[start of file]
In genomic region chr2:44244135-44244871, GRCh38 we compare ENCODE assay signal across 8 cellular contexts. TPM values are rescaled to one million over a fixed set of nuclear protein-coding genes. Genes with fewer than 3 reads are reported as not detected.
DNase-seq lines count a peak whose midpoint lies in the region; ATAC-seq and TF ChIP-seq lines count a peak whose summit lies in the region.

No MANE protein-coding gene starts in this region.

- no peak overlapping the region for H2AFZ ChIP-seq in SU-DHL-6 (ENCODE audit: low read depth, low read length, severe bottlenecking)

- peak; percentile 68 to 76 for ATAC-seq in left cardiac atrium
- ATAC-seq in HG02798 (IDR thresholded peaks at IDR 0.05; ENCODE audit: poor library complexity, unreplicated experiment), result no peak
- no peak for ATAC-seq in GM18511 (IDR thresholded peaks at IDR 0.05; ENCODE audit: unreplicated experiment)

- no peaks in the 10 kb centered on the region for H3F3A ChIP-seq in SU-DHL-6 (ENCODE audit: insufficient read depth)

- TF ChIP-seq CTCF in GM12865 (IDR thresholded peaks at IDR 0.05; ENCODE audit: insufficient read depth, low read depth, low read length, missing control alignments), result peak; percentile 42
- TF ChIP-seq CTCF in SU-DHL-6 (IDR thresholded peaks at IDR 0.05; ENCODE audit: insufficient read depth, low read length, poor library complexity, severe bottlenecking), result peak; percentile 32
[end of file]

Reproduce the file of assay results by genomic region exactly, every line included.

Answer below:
In genomic region chr2:44244135-44244871, GRCh38 we compare ENCODE assay signal across 8 cellular contexts. TPM values are rescaled to one million over a fixed set of nuclear protein-coding genes. Genes with fewer than 3 reads are reported as not detected.
DNase-seq lines count a peak whose midpoint lies in the region; ATAC-seq and TF ChIP-seq lines count a peak whose summit lies in the region.

No MANE protein-coding gene starts in this region.

- no peak overlapping the region for H2AFZ ChIP-seq in SU-DHL-6 (ENCODE audit: low read depth, low read length, severe bottlenecking)

- peak; percentile 68 to 76 for ATAC-seq in left cardiac atrium
- ATAC-seq in HG02798 (IDR thresholded peaks at IDR 0.05; ENCODE audit: poor library complexity, unreplicated experiment), result no peak
- no peak for ATAC-seq in GM18511 (IDR thresholded peaks at IDR 0.05; ENCODE audit: unreplicated experiment)

- no peaks in the 10 kb centered on the region for H3F3A ChIP-seq in SU-DHL-6 (ENCODE audit: insufficient read depth)

- TF ChIP-seq CTCF in GM12865 (IDR thresholded peaks at IDR 0.05; ENCODE audit: insufficient read depth, low read depth, low read length, missing control alignments), result peak; percentile 42
- TF ChIP-seq CTCF in SU-DHL-6 (IDR thresholded peaks at IDR 0.05; ENCODE audit: insufficient read depth, low read length, poor library complexity, severe bottlenecking), result peak; percentile 32